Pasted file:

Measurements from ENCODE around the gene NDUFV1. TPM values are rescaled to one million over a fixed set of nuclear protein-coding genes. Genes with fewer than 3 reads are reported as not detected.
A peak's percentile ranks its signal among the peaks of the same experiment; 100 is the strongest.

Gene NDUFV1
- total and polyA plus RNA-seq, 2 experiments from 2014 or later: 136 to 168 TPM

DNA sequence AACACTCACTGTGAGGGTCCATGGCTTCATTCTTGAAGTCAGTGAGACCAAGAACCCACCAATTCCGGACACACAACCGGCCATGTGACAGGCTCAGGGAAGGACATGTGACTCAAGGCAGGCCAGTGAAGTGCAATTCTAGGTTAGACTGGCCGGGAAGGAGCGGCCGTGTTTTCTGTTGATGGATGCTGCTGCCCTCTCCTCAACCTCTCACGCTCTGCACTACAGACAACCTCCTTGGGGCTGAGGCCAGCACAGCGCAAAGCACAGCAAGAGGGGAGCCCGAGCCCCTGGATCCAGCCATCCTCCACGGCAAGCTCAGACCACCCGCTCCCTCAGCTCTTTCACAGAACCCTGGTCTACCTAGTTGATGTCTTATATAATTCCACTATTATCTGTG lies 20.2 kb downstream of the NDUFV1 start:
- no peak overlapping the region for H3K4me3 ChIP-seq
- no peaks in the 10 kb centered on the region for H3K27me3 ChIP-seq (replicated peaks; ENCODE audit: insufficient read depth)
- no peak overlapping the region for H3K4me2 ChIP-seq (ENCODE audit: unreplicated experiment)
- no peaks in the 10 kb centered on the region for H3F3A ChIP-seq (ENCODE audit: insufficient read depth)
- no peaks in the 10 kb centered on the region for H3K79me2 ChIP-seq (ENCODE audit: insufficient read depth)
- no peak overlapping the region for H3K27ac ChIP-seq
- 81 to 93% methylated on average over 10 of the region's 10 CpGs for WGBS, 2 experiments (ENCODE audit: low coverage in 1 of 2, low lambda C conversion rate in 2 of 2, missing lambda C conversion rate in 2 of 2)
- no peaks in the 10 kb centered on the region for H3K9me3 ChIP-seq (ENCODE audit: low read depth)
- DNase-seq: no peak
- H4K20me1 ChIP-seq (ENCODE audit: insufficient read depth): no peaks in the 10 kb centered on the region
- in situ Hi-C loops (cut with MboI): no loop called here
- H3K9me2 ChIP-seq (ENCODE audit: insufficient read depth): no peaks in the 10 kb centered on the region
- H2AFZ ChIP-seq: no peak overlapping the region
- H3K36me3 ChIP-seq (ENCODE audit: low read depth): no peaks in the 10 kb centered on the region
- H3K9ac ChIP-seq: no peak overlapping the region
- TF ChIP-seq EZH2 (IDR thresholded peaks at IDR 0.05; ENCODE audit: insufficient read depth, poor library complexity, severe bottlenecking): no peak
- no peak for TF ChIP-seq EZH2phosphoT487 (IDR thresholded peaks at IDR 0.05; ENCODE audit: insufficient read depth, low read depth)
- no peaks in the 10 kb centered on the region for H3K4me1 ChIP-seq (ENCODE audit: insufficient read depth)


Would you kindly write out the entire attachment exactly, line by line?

Measurements from ENCODE around the gene NDUFV1. TPM values are rescaled to one million over a fixed set of nuclear protein-coding genes. Genes with fewer than 3 reads are reported as not detected.
A peak's percentile ranks its signal among the peaks of the same experiment; 100 is the strongest.

Gene NDUFV1
- total and polyA plus RNA-seq, 2 experiments from 2014 or later: 136 to 168 TPM

DNA sequence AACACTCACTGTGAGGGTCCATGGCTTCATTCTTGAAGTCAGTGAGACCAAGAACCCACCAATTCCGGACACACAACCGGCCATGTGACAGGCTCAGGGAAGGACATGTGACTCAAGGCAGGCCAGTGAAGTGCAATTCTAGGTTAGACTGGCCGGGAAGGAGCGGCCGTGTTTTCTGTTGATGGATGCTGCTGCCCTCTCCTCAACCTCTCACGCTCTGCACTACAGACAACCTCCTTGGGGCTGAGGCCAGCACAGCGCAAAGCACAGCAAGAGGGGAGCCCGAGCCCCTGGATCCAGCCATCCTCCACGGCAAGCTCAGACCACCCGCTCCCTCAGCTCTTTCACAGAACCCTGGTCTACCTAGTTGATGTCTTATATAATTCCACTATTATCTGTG lies 20.2 kb downstream of the NDUFV1 start:
- no peak overlapping the region for H3K4me3 ChIP-seq
- no peaks in the 10 kb centered on the region for H3K27me3 ChIP-seq (replicated peaks; ENCODE audit: insufficient read depth)
- no peak overlapping the region for H3K4me2 ChIP-seq (ENCODE audit: unreplicated experiment)
- no peaks in the 10 kb centered on the region for H3F3A ChIP-seq (ENCODE audit: insufficient read depth)
- no peaks in the 10 kb centered on the region for H3K79me2 ChIP-seq (ENCODE audit: insufficient read depth)
- no peak overlapping the region for H3K27ac ChIP-seq
- 81 to 93% methylated on average over 10 of the region's 10 CpGs for WGBS, 2 experiments (ENCODE audit: low coverage in 1 of 2, low lambda C conversion rate in 2 of 2, missing lambda C conversion rate in 2 of 2)
- no peaks in the 10 kb centered on the region for H3K9me3 ChIP-seq (ENCODE audit: low read depth)
- DNase-seq: no peak
- H4K20me1 ChIP-seq (ENCODE audit: insufficient read depth): no peaks in the 10 kb centered on the region
- in situ Hi-C loops (cut with MboI): no loop called here
- H3K9me2 ChIP-seq (ENCODE audit: insufficient read depth): no peaks in the 10 kb centered on the region
- H2AFZ ChIP-seq: no peak overlapping the region
- H3K36me3 ChIP-seq (ENCODE audit: low read depth): no peaks in the 10 kb centered on the region
- H3K9ac ChIP-seq: no peak overlapping the region
- TF ChIP-seq EZH2 (IDR thresholded peaks at IDR 0.05; ENCODE audit: insufficient read depth, poor library complexity, severe bottlenecking): no peak
- no peak for TF ChIP-seq EZH2phosphoT487 (IDR thresholded peaks at IDR 0.05; ENCODE audit: insufficient read depth, low read depth)
- no peaks in the 10 kb centered on the region for H3K4me1 ChIP-seq (ENCODE audit: insufficient read depth)